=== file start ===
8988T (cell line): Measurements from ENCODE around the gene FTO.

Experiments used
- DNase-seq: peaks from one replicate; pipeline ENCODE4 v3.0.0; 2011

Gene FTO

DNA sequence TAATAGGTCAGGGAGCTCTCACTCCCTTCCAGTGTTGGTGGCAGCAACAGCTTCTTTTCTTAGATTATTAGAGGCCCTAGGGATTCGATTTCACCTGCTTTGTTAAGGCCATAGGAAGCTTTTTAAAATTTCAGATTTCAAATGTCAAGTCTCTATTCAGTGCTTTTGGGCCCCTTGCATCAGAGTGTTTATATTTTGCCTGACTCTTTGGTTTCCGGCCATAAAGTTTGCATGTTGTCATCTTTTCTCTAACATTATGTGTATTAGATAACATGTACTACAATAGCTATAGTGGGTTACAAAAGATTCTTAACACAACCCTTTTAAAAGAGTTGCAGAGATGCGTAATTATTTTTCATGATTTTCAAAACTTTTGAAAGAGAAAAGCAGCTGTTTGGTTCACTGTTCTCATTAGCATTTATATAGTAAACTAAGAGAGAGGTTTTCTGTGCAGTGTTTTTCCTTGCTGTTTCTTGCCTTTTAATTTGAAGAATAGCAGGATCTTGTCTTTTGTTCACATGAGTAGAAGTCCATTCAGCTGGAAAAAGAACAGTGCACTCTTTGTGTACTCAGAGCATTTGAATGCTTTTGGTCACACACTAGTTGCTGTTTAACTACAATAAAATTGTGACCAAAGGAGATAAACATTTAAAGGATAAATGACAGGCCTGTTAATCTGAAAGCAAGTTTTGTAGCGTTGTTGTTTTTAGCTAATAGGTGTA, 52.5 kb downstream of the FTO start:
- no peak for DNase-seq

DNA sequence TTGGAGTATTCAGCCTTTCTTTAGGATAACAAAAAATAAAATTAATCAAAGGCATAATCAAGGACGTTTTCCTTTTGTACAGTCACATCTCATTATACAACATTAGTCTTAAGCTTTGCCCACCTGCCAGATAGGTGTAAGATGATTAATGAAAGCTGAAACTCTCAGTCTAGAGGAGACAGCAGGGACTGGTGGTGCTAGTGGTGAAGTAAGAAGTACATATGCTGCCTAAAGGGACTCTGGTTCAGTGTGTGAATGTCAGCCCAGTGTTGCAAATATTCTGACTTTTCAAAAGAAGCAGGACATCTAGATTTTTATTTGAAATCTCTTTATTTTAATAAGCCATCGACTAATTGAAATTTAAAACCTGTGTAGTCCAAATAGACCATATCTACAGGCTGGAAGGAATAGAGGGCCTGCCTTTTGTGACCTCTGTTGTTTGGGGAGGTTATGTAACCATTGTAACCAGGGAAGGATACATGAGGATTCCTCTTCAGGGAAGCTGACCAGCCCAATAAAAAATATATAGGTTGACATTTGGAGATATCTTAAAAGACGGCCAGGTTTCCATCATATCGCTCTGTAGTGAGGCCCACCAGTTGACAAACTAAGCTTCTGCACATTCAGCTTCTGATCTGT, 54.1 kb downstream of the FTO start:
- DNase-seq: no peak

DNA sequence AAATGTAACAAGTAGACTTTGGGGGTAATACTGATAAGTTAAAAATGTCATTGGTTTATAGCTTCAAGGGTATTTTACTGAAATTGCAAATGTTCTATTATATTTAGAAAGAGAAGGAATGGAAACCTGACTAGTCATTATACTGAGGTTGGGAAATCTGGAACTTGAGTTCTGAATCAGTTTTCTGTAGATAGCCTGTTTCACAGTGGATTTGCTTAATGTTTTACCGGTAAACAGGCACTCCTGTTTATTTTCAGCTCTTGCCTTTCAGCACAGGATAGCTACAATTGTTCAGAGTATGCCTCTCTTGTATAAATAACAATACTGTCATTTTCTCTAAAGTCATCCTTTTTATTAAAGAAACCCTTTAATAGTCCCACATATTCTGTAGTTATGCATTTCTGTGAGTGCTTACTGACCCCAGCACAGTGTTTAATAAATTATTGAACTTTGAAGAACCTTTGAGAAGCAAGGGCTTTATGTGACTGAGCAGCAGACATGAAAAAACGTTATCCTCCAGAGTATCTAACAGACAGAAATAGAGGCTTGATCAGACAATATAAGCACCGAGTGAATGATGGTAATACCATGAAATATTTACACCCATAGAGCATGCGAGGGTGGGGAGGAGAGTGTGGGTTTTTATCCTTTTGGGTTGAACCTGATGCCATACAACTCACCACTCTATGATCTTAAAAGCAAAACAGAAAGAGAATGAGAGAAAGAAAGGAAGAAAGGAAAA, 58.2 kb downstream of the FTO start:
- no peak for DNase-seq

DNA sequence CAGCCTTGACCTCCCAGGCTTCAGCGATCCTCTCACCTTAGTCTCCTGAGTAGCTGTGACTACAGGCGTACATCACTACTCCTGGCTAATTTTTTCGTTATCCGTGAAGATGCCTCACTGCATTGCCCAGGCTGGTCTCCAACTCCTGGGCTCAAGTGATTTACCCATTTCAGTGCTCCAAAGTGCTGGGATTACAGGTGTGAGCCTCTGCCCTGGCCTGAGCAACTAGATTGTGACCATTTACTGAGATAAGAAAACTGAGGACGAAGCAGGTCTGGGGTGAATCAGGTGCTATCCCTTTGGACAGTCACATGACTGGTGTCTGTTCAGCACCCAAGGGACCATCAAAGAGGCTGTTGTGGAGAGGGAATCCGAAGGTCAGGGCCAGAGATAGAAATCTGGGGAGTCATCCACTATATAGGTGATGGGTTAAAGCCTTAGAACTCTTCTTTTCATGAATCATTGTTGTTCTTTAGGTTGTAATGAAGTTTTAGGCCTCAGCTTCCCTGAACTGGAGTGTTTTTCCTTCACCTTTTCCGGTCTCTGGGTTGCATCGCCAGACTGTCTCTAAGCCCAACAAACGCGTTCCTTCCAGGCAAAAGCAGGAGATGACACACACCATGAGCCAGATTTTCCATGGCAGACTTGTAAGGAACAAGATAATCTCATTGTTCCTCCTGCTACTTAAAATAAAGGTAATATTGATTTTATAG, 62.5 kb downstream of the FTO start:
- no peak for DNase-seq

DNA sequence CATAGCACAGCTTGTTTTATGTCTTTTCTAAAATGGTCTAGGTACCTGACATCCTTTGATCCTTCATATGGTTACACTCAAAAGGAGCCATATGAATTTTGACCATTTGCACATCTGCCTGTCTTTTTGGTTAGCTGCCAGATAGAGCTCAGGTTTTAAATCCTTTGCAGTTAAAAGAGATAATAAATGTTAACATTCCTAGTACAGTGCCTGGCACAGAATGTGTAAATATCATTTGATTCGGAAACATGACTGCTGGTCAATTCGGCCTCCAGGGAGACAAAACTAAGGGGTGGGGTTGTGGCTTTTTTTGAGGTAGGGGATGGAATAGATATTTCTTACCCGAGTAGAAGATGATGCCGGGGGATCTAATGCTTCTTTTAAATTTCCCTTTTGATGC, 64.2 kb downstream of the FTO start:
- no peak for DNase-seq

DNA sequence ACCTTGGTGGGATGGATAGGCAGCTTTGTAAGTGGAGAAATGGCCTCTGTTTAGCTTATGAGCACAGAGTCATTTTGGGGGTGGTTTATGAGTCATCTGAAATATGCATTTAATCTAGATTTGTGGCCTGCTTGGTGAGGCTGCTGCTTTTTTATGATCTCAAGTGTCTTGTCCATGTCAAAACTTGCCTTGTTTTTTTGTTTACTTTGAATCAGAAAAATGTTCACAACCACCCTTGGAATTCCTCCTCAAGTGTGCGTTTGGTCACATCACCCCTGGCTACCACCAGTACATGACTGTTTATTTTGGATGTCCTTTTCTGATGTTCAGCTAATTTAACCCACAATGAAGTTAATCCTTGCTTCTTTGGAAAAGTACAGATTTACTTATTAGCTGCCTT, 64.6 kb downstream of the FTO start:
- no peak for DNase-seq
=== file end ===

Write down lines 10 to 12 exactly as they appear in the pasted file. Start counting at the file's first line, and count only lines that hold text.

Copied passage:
- no peak for DNase-seq

DNA sequence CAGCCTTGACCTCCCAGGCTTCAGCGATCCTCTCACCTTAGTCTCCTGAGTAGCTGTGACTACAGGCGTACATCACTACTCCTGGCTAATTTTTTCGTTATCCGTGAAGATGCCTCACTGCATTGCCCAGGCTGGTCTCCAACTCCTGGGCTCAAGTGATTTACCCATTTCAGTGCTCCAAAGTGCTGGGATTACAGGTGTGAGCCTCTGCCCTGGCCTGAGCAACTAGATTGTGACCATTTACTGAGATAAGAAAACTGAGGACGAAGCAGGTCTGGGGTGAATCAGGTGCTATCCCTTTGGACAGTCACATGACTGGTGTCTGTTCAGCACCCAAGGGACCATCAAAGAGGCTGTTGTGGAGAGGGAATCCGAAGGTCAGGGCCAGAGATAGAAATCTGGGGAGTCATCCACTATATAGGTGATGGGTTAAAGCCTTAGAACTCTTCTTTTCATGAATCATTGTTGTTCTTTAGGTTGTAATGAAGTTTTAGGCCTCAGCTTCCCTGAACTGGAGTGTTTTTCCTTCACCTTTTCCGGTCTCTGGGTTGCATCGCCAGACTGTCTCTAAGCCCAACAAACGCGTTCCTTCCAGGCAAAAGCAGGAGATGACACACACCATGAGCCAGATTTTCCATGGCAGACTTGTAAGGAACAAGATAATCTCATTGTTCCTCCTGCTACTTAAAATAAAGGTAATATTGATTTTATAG, 62.5 kb downstream of the FTO start:
- no peak for DNase-seq